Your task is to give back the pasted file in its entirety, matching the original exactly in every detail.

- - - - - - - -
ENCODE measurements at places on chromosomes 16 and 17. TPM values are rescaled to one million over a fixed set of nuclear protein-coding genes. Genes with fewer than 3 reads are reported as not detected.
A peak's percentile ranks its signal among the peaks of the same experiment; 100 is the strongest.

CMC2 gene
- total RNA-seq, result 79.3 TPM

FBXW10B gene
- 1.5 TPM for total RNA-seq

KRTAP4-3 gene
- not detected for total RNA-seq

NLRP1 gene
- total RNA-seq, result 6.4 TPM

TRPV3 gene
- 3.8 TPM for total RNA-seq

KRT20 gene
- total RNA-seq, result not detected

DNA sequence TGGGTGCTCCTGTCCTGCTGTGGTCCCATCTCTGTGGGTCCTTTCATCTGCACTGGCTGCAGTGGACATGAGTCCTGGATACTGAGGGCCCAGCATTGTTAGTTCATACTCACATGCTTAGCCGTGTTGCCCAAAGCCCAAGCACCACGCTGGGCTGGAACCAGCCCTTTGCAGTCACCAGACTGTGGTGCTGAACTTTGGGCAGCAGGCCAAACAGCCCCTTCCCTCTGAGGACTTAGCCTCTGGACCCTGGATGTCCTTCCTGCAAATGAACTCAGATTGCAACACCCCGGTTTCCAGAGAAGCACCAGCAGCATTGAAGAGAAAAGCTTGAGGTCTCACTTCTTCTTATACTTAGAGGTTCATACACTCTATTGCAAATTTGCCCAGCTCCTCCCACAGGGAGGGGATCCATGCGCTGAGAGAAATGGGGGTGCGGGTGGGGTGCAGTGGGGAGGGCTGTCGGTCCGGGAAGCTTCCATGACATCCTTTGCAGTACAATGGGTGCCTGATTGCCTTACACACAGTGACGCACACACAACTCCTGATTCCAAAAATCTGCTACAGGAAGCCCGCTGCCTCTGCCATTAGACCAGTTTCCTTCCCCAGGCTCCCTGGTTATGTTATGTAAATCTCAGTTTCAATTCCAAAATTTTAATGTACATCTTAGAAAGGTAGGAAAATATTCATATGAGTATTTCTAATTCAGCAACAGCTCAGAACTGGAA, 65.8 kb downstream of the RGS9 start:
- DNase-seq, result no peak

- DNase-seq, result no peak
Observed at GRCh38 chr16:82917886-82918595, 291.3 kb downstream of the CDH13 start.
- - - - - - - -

ENCODE measurements at places on chromosomes 16 and 17. TPM values are rescaled to one million over a fixed set of nuclear protein-coding genes. Genes with fewer than 3 reads are reported as not detected.
A peak's percentile ranks its signal among the peaks of the same experiment; 100 is the strongest.

CMC2 gene
- total RNA-seq, result 79.3 TPM

FBXW10B gene
- 1.5 TPM for total RNA-seq

KRTAP4-3 gene
- not detected for total RNA-seq

NLRP1 gene
- total RNA-seq, result 6.4 TPM

TRPV3 gene
- 3.8 TPM for total RNA-seq

KRT20 gene
- total RNA-seq, result not detected

DNA sequence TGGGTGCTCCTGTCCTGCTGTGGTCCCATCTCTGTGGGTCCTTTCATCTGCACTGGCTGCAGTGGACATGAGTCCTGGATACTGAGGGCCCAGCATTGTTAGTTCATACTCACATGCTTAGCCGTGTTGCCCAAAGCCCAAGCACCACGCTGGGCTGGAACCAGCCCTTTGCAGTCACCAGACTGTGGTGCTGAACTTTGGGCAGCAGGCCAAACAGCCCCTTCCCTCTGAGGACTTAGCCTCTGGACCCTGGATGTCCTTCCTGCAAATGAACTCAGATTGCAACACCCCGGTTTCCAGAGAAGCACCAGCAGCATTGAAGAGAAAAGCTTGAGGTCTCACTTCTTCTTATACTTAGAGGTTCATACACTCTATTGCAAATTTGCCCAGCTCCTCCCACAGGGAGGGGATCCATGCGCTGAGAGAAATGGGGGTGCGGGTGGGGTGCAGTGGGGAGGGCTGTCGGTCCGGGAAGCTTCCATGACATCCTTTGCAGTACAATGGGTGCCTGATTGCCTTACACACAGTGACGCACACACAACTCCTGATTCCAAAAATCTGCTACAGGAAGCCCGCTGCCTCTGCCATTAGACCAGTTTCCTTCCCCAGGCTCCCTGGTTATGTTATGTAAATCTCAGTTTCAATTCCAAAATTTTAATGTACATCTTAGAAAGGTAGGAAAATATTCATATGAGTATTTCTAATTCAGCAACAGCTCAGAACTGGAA, 65.8 kb downstream of the RGS9 start:
- DNase-seq, result no peak

- DNase-seq, result no peak
Observed at GRCh38 chr16:82917886-82918595, 291.3 kb downstream of the CDH13 start.